New Technology for the Blood Service

In a world-first study, the Australian Red Cross Blood service is conducting research into the use of leading-edge technology to visualise blood donors’ veins during blood donation. For more information on this trial: http://bit.ly/ZIwGBO

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Picture of MazdaMadsen19 achievements

+8 1. MazdaMadsen commented 5 years ago

This is not new, but it is big and chunky :(|)

We have been selling the same kind of device for a short period of years now from the company I work in as a biomedical technician:

http://medidyne.dk/produkter/venescanner/accuvein-av400/


The technology is the same as in pulse oximetry. The blood cells absorbs different amounts of light depending on its content of oxygen, infrared light in this case, and the infrared camera only sees the infrared light that bounces off the skin. The device then overlays a realtime image from a red laser projector on to the ski. Our device only has red light, but you can invert it.

Fun facts:

One of my colleagues has both his arms covered in tattoos, and it does not work on him. Maybe not so fun fact :(

Really cool fun fact: It can be used to read unopened mail. It can show the letters on the outside, but works best with large carracters. ::(|)
Picture of Jim77736 achievements

+6 2. Jim777 commented 5 years ago

please send one to the British nurses, they poke me average 2-3 times on every blood test. last time even a doctor couldn't do it for the first time!
Picture of Judge-Jake52 achievements

+2 3. Judge-Jake commented 5 years ago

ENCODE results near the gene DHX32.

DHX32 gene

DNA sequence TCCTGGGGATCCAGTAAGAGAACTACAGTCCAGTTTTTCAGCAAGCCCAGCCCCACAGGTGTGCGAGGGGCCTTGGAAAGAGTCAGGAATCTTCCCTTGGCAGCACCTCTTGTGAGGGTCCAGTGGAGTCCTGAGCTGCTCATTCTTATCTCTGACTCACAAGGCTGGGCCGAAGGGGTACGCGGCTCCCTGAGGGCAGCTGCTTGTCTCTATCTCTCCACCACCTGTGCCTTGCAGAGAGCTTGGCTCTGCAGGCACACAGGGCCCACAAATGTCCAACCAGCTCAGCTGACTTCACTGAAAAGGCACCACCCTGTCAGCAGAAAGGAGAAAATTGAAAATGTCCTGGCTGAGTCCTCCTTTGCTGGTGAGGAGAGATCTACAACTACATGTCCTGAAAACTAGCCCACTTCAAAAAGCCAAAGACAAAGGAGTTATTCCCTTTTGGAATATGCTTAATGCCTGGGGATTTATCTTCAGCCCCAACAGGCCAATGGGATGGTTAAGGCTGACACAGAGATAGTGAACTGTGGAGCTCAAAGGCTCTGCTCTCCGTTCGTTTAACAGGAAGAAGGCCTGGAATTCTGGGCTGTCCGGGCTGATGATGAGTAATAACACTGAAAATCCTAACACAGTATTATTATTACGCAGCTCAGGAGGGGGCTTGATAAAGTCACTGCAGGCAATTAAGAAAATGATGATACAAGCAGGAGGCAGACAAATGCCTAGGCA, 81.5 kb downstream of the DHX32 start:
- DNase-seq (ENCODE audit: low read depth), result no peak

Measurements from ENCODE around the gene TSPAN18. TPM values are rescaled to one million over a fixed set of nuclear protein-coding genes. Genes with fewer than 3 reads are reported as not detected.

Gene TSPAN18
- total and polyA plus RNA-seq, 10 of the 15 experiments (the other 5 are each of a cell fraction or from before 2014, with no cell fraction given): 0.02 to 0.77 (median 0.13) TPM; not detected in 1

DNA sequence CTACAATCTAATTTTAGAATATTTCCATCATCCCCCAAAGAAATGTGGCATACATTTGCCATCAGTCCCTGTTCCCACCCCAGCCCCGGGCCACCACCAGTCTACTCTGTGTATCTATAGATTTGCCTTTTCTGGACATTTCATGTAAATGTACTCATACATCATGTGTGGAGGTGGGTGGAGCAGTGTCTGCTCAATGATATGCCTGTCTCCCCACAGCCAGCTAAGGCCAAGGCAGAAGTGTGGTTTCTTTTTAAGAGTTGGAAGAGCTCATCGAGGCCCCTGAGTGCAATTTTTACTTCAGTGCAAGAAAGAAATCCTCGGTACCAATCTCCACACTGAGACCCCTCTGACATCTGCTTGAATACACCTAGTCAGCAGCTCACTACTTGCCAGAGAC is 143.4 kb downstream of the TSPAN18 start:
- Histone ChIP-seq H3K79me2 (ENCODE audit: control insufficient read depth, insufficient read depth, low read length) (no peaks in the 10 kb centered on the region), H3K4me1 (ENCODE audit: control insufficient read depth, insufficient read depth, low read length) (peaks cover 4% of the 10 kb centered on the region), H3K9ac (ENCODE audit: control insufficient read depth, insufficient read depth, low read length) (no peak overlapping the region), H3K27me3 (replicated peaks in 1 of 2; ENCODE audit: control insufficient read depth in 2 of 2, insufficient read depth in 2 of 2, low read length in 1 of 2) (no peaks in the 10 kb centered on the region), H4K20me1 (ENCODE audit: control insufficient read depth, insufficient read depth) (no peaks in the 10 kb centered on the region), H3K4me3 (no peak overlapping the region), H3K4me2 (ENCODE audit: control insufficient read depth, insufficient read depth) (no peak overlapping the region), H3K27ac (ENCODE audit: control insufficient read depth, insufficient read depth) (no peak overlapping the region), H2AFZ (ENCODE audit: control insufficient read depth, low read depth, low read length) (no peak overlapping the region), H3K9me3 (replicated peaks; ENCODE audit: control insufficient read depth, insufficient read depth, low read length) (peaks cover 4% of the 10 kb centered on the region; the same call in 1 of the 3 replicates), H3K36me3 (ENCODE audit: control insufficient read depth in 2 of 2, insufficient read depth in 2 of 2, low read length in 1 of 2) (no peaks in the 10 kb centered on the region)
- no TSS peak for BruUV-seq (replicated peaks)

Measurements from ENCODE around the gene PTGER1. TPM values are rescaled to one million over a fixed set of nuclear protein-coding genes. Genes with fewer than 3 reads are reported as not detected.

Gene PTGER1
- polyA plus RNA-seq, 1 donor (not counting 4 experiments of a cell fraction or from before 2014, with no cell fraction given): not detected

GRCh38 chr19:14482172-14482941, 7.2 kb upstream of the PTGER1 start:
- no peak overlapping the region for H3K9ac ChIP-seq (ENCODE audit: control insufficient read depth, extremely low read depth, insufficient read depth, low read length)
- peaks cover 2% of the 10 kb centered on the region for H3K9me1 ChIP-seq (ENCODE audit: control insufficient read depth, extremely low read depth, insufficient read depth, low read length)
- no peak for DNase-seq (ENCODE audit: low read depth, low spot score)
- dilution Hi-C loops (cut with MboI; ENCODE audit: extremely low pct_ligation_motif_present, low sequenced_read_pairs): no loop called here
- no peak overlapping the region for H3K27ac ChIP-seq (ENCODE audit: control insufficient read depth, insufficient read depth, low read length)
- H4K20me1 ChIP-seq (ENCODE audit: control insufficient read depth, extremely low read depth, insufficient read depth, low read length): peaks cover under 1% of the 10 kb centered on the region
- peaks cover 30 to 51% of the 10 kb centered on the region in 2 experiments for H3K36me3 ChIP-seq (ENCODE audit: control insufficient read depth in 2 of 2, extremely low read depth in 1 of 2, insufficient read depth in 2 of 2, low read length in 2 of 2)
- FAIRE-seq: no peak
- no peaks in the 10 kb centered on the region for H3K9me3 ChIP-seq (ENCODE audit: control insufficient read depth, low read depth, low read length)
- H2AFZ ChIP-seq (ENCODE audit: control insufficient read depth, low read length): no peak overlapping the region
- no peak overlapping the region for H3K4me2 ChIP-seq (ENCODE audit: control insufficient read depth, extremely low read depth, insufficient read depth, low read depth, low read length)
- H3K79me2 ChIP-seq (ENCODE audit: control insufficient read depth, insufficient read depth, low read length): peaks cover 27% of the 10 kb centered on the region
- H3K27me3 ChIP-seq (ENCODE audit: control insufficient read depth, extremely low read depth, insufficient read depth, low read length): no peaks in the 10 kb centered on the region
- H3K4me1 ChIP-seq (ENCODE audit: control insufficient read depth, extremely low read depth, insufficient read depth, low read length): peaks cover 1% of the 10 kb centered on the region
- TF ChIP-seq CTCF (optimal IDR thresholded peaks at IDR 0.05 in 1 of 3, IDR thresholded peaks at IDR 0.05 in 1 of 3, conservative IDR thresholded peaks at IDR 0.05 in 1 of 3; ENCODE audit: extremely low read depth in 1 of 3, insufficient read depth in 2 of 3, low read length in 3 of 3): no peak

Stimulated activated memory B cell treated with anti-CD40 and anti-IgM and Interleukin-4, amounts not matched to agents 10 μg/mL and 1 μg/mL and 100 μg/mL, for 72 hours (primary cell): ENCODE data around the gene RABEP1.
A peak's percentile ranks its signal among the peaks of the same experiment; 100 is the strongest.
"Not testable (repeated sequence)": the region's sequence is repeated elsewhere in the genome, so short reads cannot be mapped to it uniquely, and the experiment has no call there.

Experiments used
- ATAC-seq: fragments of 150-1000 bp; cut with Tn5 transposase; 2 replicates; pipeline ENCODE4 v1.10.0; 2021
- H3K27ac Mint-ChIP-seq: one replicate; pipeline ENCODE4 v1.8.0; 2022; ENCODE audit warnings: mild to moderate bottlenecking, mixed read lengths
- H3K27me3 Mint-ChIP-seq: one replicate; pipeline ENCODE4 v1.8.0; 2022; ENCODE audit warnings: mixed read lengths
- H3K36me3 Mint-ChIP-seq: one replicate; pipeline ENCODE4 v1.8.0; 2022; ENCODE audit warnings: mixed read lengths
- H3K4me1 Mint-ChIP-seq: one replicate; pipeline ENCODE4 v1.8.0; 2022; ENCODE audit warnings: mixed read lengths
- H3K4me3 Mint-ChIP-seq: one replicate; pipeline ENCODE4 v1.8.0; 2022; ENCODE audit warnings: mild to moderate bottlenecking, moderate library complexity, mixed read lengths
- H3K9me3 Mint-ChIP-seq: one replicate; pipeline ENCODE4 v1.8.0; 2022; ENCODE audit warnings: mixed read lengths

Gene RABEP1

#2 Jim have you considered the possibility that they just do that to *iss you off. ;)
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+3 4. cameramaster commented 5 years ago

#2. Oh god yes!...I had to have two lots of surgery some years ago, the times they stuck needles in my hands to try and find a vein was unreal, I ended up black and blue on both hands, in the end they got an Oriental guy to do it...he managed it ( somehow ) without even touching my hand with his.
Picture of thundersnow58 achievements

+2 5. thundersnow commented 5 years ago

#1, we need one of those on our floor asap, struggling every day (even today!) attempting to insert peripheral access in people with very poor veins, love this device. Unfortunately our policies don't allow us to keep central lines in indefinitely, due to risk for hospital acquired blood stream infections. I guess Australia is a little ahead in the biomed department compared to the US, which doesn't surprise me...or their facilities are more willing to purchase devices like that. The only ones who have a similar device here are the specialty nurses who come on the floor to insert PICC lines, not sure if they use ultrasound or one like in this video. Bottom line we want one!!! And yes tattooed people are tough to stick to begin with, unless they're young guys with big visible veins, rarely found in our patient population. Thank you for a great video!